Mitt Romney is used to doing most of the talking when he's out scouting for votes, but this time, he mainly just listened.
For more than an hour last month, the presumptive Republican nominee met with about a dozen prominent social conservatives who have been openly wary about his bid for the White House.
"I know that some of you might not have been with me, but I want you to know we want you aboard, and we want your ideas," Romney told the group, according to two participants who declined to be named discussing specifics of the meeting.
Romney delivered a briefer than usual version of his stump speech, emphasizing his ability to turn the economy around. But then, he sat back and allowed his small audience to let loose.
He responded to queries about potential openings on the Supreme Court, assuring attendees he would appoint judges like Chief Justice John Roberts. And after one attendee raised concerns about his willingness and ability to repeal President Barack Obama's health care law, Romney firmly insisted he would.
The mood among the visitors, according to one participant, was "polite" but "non-committal."
The powwow, not listed on Romney's public schedule, took place in a hotel conference room in Washington and was similar to many sit-downs the former Massachusetts governor has quietly held in recent months aimed at convincing skeptical social conservatives to unite behind his bid to defeat President Obama.
"He gives them respect," Bay Buchanan, a Romney adviser who has been working to soothe tensions between the likely GOP nominee and wary Republicans, told Yahoo News. "Some people have been skeptical, but most are very receptive. He's there to listen to them and does a lot of listening at these things. I don't know how he could do it any better."
Romney will make perhaps his most overt appeal yet to Christian conservatives on Saturday, when he delivers the commencement address at Liberty University, the evangelical school founded by the late Rev. Jerry Falwell.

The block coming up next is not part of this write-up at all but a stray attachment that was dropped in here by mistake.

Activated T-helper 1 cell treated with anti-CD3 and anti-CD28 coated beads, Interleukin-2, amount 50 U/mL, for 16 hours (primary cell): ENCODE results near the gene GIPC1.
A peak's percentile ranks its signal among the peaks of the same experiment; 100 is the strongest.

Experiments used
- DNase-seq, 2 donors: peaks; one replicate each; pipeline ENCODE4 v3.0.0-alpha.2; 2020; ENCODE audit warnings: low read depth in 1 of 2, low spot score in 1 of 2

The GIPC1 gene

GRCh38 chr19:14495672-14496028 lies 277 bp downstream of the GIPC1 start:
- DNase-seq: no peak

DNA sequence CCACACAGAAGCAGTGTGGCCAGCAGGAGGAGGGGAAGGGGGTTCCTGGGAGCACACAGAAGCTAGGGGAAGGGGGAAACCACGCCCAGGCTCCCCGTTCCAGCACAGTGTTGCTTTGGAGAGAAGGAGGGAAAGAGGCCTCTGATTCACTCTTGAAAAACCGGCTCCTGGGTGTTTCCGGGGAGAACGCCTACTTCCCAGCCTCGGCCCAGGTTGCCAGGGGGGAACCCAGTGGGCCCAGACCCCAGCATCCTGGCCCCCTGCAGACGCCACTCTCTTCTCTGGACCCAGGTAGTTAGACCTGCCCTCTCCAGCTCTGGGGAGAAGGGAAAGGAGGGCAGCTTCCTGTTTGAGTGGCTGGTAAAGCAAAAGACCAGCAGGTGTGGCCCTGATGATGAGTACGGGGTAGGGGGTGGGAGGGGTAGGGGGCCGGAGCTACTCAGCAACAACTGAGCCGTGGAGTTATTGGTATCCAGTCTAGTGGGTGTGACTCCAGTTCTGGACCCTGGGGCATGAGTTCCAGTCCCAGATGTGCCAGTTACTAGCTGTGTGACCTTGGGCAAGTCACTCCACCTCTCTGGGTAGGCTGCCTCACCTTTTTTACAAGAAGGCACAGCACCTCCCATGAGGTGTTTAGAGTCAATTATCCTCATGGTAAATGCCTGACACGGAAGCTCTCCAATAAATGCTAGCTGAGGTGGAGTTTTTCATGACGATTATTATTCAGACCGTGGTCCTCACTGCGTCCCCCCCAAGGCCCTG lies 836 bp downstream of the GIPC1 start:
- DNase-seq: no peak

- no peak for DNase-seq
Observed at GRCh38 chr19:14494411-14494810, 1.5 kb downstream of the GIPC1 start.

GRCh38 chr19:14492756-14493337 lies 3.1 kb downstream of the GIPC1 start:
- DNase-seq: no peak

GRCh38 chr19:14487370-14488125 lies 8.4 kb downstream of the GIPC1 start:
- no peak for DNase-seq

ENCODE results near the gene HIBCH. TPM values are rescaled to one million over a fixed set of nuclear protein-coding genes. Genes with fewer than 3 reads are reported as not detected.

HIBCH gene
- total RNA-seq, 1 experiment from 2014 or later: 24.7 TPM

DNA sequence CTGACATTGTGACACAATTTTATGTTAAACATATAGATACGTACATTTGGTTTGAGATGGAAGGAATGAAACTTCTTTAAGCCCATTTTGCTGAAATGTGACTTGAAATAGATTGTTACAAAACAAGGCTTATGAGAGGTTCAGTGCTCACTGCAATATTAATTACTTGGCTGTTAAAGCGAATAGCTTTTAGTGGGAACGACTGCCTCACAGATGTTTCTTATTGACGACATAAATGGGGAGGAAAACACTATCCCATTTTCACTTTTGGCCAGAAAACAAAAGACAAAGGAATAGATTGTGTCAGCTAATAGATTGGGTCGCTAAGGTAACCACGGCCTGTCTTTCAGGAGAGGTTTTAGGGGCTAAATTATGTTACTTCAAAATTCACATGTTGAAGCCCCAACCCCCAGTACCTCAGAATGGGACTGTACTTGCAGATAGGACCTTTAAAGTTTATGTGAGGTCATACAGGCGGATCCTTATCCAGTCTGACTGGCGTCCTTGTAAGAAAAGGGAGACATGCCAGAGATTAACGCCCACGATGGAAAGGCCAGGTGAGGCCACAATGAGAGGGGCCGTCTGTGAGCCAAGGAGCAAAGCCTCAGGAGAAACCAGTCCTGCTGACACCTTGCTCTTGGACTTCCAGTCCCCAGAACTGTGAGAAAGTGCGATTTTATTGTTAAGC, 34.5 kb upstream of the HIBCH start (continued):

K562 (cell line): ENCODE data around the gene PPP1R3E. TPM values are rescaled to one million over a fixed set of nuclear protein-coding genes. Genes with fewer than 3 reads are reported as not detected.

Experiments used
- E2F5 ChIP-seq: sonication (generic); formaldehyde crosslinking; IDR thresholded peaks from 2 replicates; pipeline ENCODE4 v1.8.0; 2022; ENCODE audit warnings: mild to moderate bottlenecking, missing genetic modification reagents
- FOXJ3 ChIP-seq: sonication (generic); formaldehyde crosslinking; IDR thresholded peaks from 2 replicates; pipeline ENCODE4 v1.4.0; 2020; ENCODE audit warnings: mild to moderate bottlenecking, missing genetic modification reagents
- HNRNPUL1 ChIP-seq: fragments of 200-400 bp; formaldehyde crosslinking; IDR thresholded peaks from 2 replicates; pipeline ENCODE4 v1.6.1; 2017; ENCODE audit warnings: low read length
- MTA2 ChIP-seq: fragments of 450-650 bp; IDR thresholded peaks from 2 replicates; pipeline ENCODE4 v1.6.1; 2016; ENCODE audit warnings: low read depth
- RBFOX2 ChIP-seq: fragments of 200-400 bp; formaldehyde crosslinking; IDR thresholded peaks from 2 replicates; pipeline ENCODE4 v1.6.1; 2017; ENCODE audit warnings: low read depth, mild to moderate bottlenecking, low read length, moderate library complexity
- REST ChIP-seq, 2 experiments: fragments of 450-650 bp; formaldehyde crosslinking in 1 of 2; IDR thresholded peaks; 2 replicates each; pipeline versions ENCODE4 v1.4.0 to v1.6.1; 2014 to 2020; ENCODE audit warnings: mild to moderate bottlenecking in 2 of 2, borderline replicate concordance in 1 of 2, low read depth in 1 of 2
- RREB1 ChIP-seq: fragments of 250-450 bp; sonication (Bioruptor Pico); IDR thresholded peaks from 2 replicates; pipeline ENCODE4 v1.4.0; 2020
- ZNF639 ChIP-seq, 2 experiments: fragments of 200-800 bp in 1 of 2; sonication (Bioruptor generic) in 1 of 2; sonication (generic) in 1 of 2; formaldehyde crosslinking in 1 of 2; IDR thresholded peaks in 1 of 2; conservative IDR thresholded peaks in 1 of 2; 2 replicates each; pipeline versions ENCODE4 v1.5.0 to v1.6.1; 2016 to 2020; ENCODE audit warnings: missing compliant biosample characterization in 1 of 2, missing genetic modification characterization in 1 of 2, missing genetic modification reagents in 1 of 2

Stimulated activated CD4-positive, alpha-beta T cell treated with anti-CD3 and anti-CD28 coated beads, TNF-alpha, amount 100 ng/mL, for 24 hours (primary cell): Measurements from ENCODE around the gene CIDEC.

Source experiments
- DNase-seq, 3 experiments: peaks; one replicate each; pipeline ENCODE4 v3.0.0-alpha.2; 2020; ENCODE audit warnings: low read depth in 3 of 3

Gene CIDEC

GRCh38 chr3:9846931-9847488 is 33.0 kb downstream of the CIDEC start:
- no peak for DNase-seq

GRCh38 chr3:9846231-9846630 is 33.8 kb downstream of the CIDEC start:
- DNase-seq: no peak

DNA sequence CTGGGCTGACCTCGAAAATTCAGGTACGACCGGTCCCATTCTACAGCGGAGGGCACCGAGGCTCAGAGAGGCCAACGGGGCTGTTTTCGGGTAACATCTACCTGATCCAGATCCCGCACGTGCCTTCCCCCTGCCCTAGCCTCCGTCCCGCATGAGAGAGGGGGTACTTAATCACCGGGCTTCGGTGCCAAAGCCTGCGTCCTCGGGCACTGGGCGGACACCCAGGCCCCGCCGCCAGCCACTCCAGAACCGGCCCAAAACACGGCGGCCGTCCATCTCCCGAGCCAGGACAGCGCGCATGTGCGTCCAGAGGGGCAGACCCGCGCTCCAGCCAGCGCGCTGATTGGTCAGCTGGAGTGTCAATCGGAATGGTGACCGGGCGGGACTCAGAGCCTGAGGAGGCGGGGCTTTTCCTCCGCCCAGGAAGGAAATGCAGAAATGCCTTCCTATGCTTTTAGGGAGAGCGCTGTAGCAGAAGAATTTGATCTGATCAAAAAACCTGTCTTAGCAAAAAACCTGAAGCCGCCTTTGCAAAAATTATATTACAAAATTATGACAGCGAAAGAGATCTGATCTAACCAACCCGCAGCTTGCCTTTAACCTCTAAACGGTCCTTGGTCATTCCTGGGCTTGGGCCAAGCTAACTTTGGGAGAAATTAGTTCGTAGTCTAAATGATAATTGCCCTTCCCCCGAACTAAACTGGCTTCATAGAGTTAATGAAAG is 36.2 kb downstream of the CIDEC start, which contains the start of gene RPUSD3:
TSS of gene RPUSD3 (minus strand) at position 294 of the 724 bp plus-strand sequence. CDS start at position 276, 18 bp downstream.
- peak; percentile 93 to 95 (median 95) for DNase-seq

The Romney campaign argues—and most conservative activists agree—that the party's overriding desire to defeat Obama will prompt even the most skeptical Republicans to line up behind the party's nominee. But the danger is that conservatives won't turn out to volunteer, write campaign checks or stoke grassroots enthusiasm for Romney.
"Most Republicans are going to turn out for Romney because he's running against Barack Obama," says Richard Land, the head of policy for the Southern Baptist Convention. "But he also needs an energized base that will help him get out the vote… Right now, (social conservatives) are his to lose, but he could drive them away."
The biggest gripe among social conservatives is not Romney's Mormon faith or his shifting position on social issues like abortion, but rather his campaign's singular focus on the economy. Many complain he isn't talking enough about social issues like same-sex marriage and abortion.
It's a shift from the 2008 campaign, when Romney was criticized for being almost too aggressive in his efforts to woo conservative activists. During that campaign, Romney hosted several evangelical leaders in the kitchen of his Massachusetts home. Afterward, Romney mailed each participant a wooden chair featuring a small brass plaque with an engraving of his signature and a promise of a seat at "our table."